Trends in robotics
February 2010, Motion Control & Drives
We take a quick look at what the future of robotics holds in store for engineers and humankind. And it is fun!
Robots at home
In early 2007 Bill Gates spoke about a future in which there would be a robot in every home. While that is still some way off there is no doubt that we are slowly moving in that direction. In January 2010 iRobot (www.irobot.com) announced that since launching its iRobot Roomba Vacuum Cleaning Robot in 2002 it had sold more than five million home robots since 2010.
Readers who prefer outdoor pursuits could consider the Robomow from Friendly Robotics (www.friendlyrobotics.com/) for their first robot.
Pneumatics lives on
Innovative actuator technologies using 'pneumatic muscles' are breathing new life into pneumatically powered robotics systems. Pneumatically operated grippers offer a considerable advantage over electrical drives where continuous torque needs to be applied. For such applications expect to see further development in pneumatic muscles and in hybrid electro-pneumatic robotic actuators. (www.patentstorm.us/patents/4782258)
One example of a pneumatic powered device is the fully articulated robotic hand developed at the College of Engineering at Virginia Tech. The hand, which can firmly hold objects as heavy as a can of food or as delicate as a raw egg and is dexterous enough to gesture for sign language, is powered by compressed air and operated by a novel accordion type tube actuator. Microcontroller commands operate the movement to coordinate the motion of the fingers.
One of the challenges in adopting robotics is to allow individual robots to operate safely side-by-side with manually operated systems. We are not talking about robots encapsulated in safety-curtains that simply shut down when their curtain senses human presence, but rather robotic systems that can drive cars in urban, highway and off-highway environments. Or in three dimensions such that robotic systems fly aircraft autonomously and safely in commercial air traffic corridors.
Of course, robots driving cars in an urban environment is old hat – that was what the goal of the (Defense Advanced Research Projects Agency) DARPA Urban Challenge in 2007.
In December 2009 AAI Corporation (www.aai.com) announced that its Shadow Tactical Unmanned Aircraft System had performed the first 'proof of concept' flight demonstration of an unmanned aircraft controlled by a four-dimensional trajectory (4DT) flight management system certified for use in manned commercial aircraft.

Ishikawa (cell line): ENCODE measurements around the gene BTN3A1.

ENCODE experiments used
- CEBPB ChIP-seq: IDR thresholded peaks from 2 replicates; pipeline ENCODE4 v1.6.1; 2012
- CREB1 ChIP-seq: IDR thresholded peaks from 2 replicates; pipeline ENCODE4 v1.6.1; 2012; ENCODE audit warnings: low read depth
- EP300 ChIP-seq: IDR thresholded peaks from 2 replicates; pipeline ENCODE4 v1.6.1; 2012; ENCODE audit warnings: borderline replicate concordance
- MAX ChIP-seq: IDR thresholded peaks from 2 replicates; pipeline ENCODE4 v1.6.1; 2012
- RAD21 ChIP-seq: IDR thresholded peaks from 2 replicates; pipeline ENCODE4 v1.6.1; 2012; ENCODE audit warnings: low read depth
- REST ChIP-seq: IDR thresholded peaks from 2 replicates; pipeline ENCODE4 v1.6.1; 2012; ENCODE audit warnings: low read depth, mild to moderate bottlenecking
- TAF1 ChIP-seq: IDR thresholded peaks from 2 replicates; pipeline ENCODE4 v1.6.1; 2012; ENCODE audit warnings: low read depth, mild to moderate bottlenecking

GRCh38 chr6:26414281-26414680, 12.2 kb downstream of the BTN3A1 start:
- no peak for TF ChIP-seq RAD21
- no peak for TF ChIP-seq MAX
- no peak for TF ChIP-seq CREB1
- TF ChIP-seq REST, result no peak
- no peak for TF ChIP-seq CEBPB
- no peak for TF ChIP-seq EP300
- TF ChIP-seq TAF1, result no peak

The demonstration was part of the Cooperative Research and Development Agreements the FAA entered into with both AAI and GE Aviation Systems to perform operational and technical assessments in support of the safe integration of unmanned aircraft systems into the national airspace system.
Given that DARPA held a workshop on flying cars in January 2010, we can speculate that an upcoming DARPA challenge will revolve around the autonomous operation of these flying cars on urban roads and commercial air corridors.
This just has to be one of the most fascinating and challenging areas of robotic development. First develop a robot, then enable it to operate autonomously (think for itself), then develop software that allows multiple autonomous robots to work together co-operatively.
It is one thing to get a fleet of robots to plough a field or harvest a crop in unison, but quite another to equip a multivehicle robotic team to autonomously execute an intelligence, surveillance and reconnaissance mission in a dynamic urban environment. But that is exactly what is required of participants in the Multi Autonomous Ground-robotic International Challenge (MAGIC 2010), which is jointly sponsored by the Australian and US Departments of Defence. Look out for more news of this in the run-up to the Grand Challenge event in South Australia to be held in mid November 2010 ().
About the author
Andrew Ashton has electrical, mechanical and business qualifications and has been active in automation and process control since the early 1980s. Since 1991 he has headed up a company that has developed formulation management systems for the food, pharmaceutical and chemical manufacturing industries and manufacturing solutions involving the integration of various communication technologies and databases. Developed systems address issues around traceability, systems integration, manufacturing efficiency and effectiveness. Andrew is features editor for S A Instrumentation and Control and editor of Motion Control in Southern Africa.
For more information contact Andrew Ashton, Technews, +27 (0)11 886 3640, email@example.com, www.technews.co.za